“Sometimes I feel like not coming to the clinic as the only option. We are often turned back without any help. I’m only coming because I don’t have money to consult a gynaecologist otherwise I won’t be here because of poor services. During the hard lockdown, nurses used to use Covid-19 and lack of PPEs as an excuse for poor service, but even now we are still receiving poor service.”
One of the city’s biggest wards, ward 54, which covers NU12, NU13, NU29 and up to NU30 relies on one mobile clinic which is poorly equipped and has no phones in case of an emergency.
The same mobile clinic used to park at Siphiwo Mthimkhulu Multi-Purpose Community Centre before the infrastructure was vandalised during the lockdown. Patients used to sit comfortably in the hall, but now the mobile clinic has to park in an open space where there is no access to water, toilets and a shed against bad weather.
“We have been suffering in NU29 for years and feel like we have been neglected by the government that we voted for. The lack of access to water and ablution facilities in the mobile clinic site compromises the quality of healthcare. We are sick and tired of travelling more than 6km on foot or paying a return fare of R26 to the nearest clinic which is in NU11. We are not even guaranteed treatment at that clinic because it is always overcrowded. To avoid disappointment at NU11 clinic, one has to wait for the mobile clinic,” he said.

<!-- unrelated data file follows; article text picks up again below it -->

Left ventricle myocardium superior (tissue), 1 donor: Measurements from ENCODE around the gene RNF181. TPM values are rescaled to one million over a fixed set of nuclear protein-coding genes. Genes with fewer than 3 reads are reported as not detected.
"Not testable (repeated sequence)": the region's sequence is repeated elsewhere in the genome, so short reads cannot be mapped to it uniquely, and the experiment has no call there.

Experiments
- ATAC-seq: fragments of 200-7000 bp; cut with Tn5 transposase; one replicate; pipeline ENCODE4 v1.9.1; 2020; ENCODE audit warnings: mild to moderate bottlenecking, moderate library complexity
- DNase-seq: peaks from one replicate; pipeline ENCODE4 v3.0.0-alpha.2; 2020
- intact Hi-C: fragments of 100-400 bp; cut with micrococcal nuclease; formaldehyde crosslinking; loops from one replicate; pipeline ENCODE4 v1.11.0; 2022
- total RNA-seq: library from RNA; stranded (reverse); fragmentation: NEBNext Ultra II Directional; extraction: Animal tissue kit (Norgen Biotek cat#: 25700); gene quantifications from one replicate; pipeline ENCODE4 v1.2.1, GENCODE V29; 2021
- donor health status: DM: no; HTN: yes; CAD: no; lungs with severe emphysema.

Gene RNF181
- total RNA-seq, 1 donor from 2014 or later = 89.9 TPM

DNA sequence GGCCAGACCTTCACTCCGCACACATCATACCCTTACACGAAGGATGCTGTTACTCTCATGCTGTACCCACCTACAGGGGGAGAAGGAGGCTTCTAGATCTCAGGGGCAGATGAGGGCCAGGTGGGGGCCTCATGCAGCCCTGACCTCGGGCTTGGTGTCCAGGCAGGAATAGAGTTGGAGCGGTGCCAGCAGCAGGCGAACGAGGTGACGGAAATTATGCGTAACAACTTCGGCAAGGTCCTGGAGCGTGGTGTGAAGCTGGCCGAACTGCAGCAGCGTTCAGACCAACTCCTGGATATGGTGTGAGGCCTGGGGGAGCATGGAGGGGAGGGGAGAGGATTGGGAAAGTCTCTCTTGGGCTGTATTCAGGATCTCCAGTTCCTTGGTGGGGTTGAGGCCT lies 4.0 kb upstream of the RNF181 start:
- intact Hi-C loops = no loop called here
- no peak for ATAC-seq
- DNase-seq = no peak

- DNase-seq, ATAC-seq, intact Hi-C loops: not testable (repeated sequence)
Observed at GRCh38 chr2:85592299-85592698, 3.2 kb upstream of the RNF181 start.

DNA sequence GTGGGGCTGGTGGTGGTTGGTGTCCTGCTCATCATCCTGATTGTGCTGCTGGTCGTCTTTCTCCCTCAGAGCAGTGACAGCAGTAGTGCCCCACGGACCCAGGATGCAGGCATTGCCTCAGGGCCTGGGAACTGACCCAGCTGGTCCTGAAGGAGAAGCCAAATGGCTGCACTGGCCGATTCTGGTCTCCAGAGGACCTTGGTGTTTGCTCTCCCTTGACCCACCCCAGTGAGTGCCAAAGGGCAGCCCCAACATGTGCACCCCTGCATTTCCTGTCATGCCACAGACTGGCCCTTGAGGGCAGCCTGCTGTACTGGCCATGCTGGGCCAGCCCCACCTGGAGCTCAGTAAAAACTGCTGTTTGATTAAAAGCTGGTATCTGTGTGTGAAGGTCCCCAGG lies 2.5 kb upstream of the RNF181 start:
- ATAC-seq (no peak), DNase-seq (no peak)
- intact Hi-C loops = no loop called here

Ntombizandile Mbathu, who lives in NU30, said life was difficult when there was no clinic in the community. The 31-year-old mother of three daughters also looks after her father who had a stroke in 2018.
“Accessing a clinic for my father is a struggle; we have to cough up money from our own pockets in order for him to receive medical help. I am not working, but rely on the government social grants. There are times we fail to collect his medication due to lack of money to pay for transport. We plead with our government to build us a clinic because we cannot afford the costs associated with what was meant to be free healthcare,” she said.
A nurse who works in the mobile clinic confirmed that the conditions are inhumane.
“Sometimes we are forced to ask neighbouring households to use their toilets. This is dangerous at this time of the deadly pandemic. The mobile clinic only visits this community on Monday, Tuesday and Friday. We are not allowed to distribute TB and Aids medication for security reasons.